And yes the heavier you get the harder it is to want to get up and not take a dozen high falls in a row, like you used. Take that right from my own personal experience. My tip would be to never stop training.

Dont make me, make you, grab my wrist.
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Old 12-11-2001, 01:57 AM   #14
Tim Griffiths
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Quote:
Originally posted by SmilingNage
Well taking a high fall or not should always be at Uke's discretion. Albeit, the more experience an uke has determines whether or not to high/break fall or take a roll. All a break fall is roll in the air. So one would imagine that a skilled uke should be able to take a roll instead of the break fall at any given time.
I don't think so - if uke isn't allowed to touch the ground,
how can he roll? There are plenty of sensei's out there
who can throw me kotegeishi (I'm 220 pounds) such that
even if I try to roll it'll be in mid-air (=breakfall as you said).

Of course, there are lots of different 'versions' of kotegeishi -
some of them do give you a level of choice (usually the
ones which also allow you to clock the tori on the way past).

If one makes a distinction between the dojo and the battlefield, or being in your bedroom or in public, then when the time comes there will be no opportunity to make amends. (Hagakure)
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Old 12-11-2001, 02:25 AM   #15
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Quote:
Originally posted by SmilingNage
Well taking a high fall or not should always be at Uke's discretion. Albeit, the more experience an uke has determines whether or not to high/break fall or take a roll. All a break fall is roll in the air. So one would imagine that a skilled uke should be able to take a roll instead of the break fall at any given time.
And yes the heavier you get the harder it is to want to get up and not take a dozen high falls in a row, like you used. Take that right from my own personal experience. My tip would be to never stop training.
I agree with Tim, I am uke alot for my sensei and when he throws in kotegaeshi it is not my decision how I fall. I just have to recieve what I am given. if he wants to pin me then I do not have the choice to roll, if he throws me gently then yes I may have a choice and I could choose to put effort in and throw myself in a huge breakfall... but that would just be silly. but if he wants to project me and throw me a few meters then I really have no choice but to go with it. I would not be able to attempt a simple forward roll and if I did then I would do myself damage, as I would be recieving alot of energy and not using that energy or dispersing it, I would just be directing it donwards into the mat at high speed instead of outward which is where he wants me to go anyway.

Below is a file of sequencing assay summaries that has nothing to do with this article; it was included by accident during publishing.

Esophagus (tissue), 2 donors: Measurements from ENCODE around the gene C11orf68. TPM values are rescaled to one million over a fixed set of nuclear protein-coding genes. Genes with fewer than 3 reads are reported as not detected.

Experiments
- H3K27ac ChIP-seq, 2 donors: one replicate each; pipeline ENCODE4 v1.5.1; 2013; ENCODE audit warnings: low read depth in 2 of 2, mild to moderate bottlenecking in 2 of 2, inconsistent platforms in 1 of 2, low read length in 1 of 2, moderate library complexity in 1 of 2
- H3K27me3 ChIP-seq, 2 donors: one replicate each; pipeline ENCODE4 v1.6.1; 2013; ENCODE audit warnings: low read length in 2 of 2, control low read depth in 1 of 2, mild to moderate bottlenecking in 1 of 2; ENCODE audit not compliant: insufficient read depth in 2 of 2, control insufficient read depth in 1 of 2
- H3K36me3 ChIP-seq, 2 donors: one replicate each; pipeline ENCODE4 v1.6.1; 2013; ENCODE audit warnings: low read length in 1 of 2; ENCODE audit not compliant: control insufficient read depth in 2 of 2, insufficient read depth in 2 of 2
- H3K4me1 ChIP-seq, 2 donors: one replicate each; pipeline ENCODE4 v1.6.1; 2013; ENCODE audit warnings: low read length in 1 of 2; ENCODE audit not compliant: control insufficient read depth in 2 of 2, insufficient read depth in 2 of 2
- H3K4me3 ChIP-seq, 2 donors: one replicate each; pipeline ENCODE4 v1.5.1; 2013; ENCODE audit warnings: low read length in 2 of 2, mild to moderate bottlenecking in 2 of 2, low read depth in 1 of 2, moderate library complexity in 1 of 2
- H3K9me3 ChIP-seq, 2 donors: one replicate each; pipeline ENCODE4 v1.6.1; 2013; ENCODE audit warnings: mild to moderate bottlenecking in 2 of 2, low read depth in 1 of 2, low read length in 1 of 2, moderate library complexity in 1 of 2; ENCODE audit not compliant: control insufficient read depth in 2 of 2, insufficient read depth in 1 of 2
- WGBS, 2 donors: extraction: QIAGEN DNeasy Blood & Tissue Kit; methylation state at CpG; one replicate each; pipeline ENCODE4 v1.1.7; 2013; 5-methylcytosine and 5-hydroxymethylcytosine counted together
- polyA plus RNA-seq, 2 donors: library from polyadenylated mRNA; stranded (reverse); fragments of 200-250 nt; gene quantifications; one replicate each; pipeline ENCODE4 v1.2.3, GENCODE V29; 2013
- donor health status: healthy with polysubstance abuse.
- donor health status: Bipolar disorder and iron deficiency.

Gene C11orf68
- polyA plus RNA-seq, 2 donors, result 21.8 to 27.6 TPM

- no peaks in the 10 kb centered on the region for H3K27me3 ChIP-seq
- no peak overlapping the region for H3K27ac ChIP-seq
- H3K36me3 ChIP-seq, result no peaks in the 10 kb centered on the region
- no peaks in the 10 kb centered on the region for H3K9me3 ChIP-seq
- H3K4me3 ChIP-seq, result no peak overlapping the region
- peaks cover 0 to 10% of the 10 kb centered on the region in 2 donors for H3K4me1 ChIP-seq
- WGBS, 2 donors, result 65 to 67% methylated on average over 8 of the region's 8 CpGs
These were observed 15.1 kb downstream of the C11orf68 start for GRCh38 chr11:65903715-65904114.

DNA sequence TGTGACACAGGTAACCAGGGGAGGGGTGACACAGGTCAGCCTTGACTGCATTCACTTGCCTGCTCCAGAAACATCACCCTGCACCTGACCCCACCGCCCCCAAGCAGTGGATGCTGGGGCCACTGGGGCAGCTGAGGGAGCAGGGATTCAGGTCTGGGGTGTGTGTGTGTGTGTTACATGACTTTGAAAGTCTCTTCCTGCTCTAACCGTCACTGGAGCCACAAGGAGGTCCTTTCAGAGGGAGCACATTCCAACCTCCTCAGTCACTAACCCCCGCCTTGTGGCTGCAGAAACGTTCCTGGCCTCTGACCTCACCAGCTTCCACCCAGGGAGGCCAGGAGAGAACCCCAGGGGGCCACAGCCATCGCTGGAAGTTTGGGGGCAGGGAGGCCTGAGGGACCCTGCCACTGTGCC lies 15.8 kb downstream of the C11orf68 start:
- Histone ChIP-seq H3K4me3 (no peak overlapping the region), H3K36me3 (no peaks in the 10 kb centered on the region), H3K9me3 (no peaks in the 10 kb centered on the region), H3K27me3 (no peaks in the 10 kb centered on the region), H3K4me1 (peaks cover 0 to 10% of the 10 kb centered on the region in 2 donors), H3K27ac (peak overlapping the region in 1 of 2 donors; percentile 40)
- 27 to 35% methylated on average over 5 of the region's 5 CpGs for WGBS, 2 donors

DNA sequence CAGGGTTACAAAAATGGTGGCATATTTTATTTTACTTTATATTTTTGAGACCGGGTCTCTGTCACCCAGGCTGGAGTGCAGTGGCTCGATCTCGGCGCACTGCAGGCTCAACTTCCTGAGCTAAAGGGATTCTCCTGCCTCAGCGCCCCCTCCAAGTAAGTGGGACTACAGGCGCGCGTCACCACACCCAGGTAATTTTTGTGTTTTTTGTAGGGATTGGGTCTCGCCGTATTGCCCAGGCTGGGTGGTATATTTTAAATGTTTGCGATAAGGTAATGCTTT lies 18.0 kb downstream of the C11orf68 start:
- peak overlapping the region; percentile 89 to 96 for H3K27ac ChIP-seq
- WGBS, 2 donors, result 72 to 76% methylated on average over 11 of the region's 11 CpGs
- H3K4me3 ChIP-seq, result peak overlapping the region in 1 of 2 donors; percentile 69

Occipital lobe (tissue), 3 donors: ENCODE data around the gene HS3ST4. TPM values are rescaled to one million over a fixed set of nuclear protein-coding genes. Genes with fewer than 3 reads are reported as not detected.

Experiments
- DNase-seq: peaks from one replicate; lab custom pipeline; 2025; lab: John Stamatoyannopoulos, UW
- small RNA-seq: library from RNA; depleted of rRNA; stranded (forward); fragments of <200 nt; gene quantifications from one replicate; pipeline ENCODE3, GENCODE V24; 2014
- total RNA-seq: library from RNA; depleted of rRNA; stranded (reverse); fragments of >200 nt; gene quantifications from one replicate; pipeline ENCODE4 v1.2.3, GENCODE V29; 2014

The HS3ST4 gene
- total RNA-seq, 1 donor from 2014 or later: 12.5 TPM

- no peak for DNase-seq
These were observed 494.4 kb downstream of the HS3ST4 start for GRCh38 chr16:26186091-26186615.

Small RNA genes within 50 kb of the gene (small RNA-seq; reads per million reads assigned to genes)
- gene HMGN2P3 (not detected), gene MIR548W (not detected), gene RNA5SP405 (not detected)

but... I enjoy the feeling of flying

my point being... I do not have a choice in how I fall in most cases, that is why both my sensei and I bow to each other before technique. in acknowledgement that I respct and trust him enough to give him that kind of control over me, knowing that he does not intend to cause me harm.

(when they dont bow... worry )

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Old 12-25-2001, 06:08 AM   #16
Peter Goldsbury
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An interesting thread. A few thoughts.

1. I think that what Mr Seagal does in his films should not constitute a norm for dojo practice. The situations are completely different. Of course, in a demonstration it makes tori feel good to have uke flying across the tatami, but demonstrations, like films, are not the norm for aikido practice. (I think demonstrations, like films, deserve a separate thread.)

2. I usually teach kotegaeshi as a katame waza, with an arm pin at the end (best done from a chudan tsuki). As, for example, for tanto/tachi dori. Here, there should be no question of uke having a choice whether to take a forward breakfall or do an ushiro-ukemi. If uke has such a choice, this indicates a major lack of control on the part of tori, in my opinion.

3. Yamaguchi Sensei once told me that executing kotegaeshi was like rolling up a carpet. Carpets are not usually rolled at waist height.

4. I suggest two training exercises for good kotegaeshi:
(1) A game. Tori should throw hard, but always aim to apply an arm pin. Uke should try to take ukemi and stand upright before tori can apply the pin. This exercise is very good for sharpening both tori's and uke's technique.
(2) Kaeshi-waza from kotegaeshi to 3-kyo, or reverse kotegaeshi (see M. Saito, "Traditional Aikido" Vol. 4).

Finally, most of the posts in this thread have focused on the wrist. But this focus obscures several crucial points of aikido techniques. The correct order should be: (1) Move out of the line of attack; (2) Unbalance the opponent; (3) throw the opponent.

The question of what ukemi is best for uke to execute misses all of these points.

Best regards to all,

P A Goldsbury